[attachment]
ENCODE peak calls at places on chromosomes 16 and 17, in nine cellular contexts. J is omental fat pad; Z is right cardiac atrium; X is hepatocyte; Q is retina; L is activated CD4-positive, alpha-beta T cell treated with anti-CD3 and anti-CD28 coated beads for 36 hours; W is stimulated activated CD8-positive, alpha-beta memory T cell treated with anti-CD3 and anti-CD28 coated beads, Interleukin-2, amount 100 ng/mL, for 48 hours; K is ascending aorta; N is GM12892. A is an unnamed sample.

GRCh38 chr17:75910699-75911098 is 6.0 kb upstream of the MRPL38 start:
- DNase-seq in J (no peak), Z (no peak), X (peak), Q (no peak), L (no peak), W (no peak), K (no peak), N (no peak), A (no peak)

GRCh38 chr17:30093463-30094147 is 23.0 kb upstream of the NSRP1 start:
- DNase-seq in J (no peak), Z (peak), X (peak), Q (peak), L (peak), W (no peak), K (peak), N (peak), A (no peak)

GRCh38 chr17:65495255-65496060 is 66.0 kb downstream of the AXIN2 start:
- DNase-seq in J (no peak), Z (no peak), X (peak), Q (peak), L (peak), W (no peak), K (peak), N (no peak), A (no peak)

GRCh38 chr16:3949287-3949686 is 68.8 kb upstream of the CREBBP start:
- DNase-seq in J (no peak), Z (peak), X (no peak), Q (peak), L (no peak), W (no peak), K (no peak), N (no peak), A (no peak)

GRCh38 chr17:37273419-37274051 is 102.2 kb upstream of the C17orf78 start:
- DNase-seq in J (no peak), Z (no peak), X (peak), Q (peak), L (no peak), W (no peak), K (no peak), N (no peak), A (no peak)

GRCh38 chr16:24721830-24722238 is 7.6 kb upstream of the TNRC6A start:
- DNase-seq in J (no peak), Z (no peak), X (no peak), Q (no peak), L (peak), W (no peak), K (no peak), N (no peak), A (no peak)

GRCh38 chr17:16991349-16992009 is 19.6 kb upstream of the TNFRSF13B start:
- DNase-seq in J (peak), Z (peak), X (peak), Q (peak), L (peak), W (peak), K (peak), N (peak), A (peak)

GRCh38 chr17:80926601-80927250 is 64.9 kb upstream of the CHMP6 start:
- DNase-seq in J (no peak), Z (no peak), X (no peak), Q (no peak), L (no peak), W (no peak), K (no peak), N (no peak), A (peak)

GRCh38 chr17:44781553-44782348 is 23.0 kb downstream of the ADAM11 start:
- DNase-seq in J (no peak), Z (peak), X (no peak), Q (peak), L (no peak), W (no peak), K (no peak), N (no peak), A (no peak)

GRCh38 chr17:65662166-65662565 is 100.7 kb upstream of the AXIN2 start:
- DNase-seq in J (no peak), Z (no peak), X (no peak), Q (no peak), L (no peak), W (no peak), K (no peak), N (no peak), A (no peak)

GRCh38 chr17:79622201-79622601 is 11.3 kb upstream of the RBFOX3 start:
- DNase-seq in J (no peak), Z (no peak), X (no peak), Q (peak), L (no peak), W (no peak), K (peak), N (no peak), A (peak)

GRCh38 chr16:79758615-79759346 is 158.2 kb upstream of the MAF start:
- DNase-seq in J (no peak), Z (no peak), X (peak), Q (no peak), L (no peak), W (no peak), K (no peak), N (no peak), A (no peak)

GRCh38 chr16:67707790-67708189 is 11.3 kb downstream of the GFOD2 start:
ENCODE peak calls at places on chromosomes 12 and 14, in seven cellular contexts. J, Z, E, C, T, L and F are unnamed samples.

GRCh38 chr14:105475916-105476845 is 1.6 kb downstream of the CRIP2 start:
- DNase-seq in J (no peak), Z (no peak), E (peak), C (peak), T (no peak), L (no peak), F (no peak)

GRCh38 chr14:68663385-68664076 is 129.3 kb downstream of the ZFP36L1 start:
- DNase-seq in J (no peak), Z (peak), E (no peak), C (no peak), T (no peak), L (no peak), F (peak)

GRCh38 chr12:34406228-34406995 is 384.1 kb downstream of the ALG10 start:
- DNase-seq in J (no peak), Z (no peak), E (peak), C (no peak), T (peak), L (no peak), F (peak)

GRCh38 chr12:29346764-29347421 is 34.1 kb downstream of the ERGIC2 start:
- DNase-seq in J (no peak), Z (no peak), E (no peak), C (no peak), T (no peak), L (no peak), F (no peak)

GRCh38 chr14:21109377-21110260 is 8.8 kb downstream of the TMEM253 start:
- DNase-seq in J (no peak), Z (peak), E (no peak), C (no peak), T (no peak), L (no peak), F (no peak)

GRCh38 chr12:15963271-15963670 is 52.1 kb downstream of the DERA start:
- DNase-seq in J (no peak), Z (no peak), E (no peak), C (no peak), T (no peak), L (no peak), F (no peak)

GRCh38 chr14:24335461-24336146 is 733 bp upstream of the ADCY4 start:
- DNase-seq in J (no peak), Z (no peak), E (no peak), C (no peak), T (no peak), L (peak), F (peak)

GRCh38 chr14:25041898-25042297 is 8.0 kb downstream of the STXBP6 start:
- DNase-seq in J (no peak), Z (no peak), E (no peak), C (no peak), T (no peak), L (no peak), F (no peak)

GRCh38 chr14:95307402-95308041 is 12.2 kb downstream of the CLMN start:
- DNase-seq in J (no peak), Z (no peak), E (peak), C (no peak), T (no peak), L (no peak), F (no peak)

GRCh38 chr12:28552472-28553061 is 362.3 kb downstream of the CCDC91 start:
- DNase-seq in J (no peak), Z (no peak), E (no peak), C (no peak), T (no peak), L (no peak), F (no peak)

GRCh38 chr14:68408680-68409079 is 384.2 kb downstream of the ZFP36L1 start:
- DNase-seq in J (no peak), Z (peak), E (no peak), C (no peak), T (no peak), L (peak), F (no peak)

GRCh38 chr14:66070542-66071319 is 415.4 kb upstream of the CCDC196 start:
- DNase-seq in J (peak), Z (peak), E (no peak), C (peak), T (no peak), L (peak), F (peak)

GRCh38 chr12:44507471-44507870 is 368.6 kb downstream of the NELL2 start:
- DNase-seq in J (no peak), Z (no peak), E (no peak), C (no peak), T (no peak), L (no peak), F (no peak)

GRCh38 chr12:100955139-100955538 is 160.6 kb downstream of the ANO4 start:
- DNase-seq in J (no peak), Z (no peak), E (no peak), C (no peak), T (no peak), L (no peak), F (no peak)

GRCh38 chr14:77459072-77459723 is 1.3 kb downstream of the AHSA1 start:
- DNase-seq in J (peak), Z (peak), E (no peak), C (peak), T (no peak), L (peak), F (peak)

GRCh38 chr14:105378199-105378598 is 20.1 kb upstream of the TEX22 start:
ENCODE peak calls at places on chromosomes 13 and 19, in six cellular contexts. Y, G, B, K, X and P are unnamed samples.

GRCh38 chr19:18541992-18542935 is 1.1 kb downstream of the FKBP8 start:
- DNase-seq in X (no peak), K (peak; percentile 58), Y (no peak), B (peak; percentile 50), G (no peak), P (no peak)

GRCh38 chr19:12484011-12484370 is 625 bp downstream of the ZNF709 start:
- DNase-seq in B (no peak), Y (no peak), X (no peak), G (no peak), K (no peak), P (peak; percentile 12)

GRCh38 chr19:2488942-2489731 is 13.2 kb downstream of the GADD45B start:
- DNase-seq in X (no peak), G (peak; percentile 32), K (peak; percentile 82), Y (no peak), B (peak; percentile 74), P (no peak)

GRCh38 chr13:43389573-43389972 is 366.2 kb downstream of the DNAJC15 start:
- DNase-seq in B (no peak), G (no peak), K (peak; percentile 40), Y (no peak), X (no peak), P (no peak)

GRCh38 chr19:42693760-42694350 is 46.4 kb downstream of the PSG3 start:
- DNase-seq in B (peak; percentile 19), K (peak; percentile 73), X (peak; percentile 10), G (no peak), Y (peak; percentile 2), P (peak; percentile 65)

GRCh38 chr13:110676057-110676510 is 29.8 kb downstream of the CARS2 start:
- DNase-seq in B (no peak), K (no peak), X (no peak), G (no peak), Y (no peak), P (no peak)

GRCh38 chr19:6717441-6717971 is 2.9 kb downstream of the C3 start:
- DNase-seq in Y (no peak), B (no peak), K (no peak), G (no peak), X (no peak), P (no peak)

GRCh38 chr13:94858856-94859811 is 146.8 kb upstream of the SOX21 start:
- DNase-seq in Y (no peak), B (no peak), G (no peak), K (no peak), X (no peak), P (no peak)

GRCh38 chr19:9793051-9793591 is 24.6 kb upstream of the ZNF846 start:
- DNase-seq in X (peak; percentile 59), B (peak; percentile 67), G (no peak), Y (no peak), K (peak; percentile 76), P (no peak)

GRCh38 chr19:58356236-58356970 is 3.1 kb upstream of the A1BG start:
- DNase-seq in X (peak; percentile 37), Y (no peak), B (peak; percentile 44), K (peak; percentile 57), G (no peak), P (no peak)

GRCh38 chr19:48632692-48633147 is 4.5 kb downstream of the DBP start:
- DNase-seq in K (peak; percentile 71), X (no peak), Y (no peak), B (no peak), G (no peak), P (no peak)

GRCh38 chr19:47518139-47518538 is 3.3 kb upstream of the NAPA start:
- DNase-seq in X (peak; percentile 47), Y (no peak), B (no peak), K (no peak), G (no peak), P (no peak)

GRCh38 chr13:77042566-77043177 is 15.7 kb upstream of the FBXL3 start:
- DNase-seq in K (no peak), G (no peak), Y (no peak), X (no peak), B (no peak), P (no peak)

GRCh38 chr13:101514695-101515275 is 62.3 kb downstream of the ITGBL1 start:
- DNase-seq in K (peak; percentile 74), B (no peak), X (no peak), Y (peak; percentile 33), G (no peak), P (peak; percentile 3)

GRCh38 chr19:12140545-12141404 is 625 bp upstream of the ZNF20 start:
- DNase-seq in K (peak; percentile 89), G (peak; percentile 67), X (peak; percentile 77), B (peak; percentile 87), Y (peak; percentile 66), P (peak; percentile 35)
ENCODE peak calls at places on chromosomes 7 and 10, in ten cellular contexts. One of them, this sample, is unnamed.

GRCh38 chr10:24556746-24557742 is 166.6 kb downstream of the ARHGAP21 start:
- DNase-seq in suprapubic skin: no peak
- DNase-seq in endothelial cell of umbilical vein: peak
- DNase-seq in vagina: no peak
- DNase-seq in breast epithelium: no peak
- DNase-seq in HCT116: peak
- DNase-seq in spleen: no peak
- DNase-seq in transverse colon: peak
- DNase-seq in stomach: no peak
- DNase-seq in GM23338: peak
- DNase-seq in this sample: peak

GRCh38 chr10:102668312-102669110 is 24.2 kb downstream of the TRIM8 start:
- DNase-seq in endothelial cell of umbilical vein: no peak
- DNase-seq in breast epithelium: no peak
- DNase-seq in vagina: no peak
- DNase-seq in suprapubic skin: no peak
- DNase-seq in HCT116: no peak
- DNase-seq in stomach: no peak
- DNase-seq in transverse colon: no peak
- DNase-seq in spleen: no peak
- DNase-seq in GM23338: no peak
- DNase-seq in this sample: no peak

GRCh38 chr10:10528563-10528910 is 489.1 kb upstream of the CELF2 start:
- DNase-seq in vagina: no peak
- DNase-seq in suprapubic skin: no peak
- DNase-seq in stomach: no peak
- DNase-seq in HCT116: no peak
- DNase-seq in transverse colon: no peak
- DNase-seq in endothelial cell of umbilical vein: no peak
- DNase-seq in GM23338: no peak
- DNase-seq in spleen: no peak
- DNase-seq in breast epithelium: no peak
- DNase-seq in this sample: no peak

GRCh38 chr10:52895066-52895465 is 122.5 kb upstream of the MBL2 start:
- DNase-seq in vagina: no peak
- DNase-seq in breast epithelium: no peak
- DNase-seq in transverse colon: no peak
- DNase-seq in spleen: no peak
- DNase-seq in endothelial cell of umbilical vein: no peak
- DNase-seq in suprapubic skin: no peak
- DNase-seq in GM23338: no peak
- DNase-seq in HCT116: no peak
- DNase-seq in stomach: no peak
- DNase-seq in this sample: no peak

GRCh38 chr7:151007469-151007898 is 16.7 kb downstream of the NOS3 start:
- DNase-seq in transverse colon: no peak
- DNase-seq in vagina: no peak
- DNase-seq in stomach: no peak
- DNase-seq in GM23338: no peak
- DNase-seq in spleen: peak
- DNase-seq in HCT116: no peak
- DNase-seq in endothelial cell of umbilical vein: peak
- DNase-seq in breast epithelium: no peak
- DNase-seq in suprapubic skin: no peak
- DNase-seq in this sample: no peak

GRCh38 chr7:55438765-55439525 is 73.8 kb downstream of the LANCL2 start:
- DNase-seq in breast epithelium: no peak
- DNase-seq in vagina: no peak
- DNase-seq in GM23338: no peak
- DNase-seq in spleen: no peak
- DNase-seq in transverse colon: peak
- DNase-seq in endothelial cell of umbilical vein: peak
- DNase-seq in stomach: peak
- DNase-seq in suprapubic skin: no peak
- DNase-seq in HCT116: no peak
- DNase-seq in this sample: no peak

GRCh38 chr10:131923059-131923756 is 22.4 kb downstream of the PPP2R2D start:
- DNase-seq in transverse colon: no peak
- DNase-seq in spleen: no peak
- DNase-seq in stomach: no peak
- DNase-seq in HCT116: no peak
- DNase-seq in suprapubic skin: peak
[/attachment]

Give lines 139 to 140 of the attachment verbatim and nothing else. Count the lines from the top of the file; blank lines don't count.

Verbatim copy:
- DNase-seq in GM23338: no peak
- DNase-seq in spleen: peak